Economists are wrong; human beings are not rational. Replacing needs with wants and thinking all problems can be solved by unchecked growth are clear examples. If true needs were to replace wants, exponential growth would not be required. Many of us have experiences like a deer in the headlights in the face of the noise of increasing complexity. Andrew Cohen has recently reminded us that we are the “luckiest people in human history”, and yet this run-away train of MORE will surely derail if significant numbers don’t start gently applying the brakes.
The earlier version of @BS, the Protestant work ethic, was a valuable meme that lifted millions of American peasants out of poverty after the Civil War. The Republicans are not wrong, poverty is a choice; however that’s only true after an individual has the reached the modern (Orange) level of development. Americans attempted to solve this problem first with public education and then with corporate training programs. Now we’re doing ITP without confirming that development IS a choice.
So what alternative does Mike propose?
1) Start with Awareness, in the form of self-knowledge about our talents, Type, development level and current capacity. Note this is not self-awareness because the majority of humans are not yet ready for modern and post-modern introspection. We all have gaps where we still can’t see our own lack of capacity. Rebuilding and reinforcing our positive capacity to exist in levels we’ve already mastered will build a firmer foundation for times when we must move up to move on.
2) Find your Purpose by stopping all pretense of being things you are not. Know what is meaningful to you and say a clear Yes or No accordingly. As Kegan and Garvey-Berger point out, we are “Subject” to our own constructed reality. It’s not always possible to see the obvious holes. That’s where Scaffolding from a purposeful community comes in, so reach out.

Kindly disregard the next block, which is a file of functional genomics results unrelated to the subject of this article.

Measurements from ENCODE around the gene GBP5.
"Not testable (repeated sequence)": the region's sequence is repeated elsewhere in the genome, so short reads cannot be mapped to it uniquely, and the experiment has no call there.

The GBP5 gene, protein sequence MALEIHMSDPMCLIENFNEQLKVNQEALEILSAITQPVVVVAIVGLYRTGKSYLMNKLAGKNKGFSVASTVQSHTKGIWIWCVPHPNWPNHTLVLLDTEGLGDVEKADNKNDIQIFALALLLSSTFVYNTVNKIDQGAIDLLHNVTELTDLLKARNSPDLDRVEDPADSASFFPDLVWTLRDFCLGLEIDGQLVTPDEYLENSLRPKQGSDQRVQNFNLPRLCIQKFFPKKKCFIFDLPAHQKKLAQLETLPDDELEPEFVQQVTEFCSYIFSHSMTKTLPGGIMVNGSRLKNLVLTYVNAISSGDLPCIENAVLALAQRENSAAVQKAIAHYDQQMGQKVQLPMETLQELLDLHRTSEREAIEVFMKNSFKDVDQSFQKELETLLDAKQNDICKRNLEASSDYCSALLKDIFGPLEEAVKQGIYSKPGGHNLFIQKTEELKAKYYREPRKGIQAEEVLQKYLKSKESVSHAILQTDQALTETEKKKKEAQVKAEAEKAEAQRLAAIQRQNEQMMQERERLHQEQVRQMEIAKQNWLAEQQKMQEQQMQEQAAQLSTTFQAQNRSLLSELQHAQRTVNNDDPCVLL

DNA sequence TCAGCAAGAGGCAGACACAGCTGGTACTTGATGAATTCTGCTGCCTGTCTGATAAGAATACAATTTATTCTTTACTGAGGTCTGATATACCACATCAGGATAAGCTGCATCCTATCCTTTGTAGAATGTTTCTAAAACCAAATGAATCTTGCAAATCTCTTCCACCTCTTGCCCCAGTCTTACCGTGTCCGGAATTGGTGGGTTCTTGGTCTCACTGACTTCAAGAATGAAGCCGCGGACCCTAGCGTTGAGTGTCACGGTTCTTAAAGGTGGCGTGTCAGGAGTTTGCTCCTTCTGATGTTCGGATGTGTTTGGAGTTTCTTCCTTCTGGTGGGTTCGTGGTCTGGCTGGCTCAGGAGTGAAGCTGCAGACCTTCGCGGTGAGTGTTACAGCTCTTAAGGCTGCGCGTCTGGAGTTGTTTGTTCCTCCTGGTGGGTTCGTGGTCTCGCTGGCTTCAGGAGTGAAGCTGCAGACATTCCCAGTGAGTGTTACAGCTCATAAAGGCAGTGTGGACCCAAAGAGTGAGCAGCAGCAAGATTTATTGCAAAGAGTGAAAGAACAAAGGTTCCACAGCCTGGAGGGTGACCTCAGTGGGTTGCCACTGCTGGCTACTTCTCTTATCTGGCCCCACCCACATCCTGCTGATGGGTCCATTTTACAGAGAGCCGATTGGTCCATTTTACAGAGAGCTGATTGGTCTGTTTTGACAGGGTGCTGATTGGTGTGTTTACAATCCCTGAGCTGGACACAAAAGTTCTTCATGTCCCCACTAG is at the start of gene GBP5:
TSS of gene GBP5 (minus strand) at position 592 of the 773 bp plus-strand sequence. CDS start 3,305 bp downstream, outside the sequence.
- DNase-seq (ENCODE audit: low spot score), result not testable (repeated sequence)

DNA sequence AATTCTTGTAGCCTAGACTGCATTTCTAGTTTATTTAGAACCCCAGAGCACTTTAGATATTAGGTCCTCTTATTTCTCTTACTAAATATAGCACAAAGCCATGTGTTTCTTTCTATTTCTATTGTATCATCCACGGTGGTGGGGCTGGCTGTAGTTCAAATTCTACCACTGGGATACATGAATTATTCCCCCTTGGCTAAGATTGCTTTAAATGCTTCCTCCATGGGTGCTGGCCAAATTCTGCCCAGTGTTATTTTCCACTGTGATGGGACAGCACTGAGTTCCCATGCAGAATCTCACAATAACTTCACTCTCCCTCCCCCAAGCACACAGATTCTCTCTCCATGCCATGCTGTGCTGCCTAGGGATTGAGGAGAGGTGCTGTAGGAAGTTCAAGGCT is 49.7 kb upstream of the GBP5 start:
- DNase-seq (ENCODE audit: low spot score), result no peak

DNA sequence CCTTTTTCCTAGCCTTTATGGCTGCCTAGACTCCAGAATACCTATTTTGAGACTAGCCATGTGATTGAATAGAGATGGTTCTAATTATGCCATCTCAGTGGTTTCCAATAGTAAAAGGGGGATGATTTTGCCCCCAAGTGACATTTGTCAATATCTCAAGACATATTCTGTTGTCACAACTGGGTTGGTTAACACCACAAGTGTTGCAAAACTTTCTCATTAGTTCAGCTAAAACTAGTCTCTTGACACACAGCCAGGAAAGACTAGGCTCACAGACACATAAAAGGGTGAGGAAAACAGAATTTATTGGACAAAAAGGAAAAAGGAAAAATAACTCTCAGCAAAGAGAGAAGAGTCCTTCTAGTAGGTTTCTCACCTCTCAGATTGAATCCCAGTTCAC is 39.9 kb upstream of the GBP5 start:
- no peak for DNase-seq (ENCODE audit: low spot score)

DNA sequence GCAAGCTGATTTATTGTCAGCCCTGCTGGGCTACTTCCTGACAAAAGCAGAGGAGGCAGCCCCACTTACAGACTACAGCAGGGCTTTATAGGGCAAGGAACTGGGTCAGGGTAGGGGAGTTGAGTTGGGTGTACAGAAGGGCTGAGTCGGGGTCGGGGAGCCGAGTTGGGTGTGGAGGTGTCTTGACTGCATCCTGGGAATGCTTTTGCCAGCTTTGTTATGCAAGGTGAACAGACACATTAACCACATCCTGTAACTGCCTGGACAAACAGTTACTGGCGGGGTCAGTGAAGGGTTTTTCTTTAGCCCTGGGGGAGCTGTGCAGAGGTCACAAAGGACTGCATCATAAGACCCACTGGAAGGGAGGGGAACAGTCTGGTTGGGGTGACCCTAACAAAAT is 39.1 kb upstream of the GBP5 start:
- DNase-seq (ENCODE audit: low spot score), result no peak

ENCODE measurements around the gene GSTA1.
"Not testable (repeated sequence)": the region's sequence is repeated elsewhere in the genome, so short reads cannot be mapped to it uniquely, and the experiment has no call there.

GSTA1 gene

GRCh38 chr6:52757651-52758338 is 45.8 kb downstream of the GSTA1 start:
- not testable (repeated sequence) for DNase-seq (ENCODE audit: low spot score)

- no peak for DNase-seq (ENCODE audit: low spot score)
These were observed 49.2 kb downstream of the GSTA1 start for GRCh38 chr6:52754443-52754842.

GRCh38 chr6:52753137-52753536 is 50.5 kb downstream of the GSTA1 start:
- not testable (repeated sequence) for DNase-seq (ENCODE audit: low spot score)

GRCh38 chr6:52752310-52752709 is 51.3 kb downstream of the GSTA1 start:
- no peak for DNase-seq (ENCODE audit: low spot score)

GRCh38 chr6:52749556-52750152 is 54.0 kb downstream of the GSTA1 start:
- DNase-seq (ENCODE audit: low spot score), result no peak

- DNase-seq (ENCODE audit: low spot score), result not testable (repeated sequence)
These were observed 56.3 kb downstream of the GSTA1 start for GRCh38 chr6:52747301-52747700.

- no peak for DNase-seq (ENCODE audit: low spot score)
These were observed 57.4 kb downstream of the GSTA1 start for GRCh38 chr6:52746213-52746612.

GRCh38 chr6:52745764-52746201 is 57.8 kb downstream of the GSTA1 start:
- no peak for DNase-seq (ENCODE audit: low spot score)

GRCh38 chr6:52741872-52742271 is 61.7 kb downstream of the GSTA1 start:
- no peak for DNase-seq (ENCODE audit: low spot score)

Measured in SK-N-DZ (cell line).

3) So, how does one become more Competent in the most effective way? First, perhaps you might want to design your life to flow around the biggest gaps instead of expending all your energy on filling in your deepest holes. Again, you’ll need feedback and help to make this work. The Lone Wolf is an endangered species. And of course, values matter, so understand yours.
4) Mike’s 4th pillar is Wellth, a combination of wellness and results. He reminds us that it’s necessary to keep score. Are we making progress on the things that are important to us? When we keep score, we will find the need to recalibrate often. The world is changing, and our path will need to be continually modified. To get the best results, culture will be a key. Or, to be more precise, your micro-culture, so be sure to surround yourself with people who were going in the same direction.
Those of you who are into development theories might have noticed there are a few more possibilities. After reading the book, join some of Mike’s classes at http://f-l-o-w.net/ or stay tuned for the 2nd edition of the book.
About the Author
Barbara Brown has spent 30 years helping corporations manage the complexity of large multinational IT systems. Barbara founded Technology Transformations to work with SMB’s providing sustainable, integrated 2nd tier business strategies. She applies innovative strategic planning, systems theory and organizational development methodologies to drive optimal design and effective implementations. Barbara is an advocate and connector, facilitating collaboration for mutual success among the integral community, startup businesses and freelance consultants in the Houston area. She hopes smaller profitable stable business models will provide a compelling alternative to toxic mega-corporations.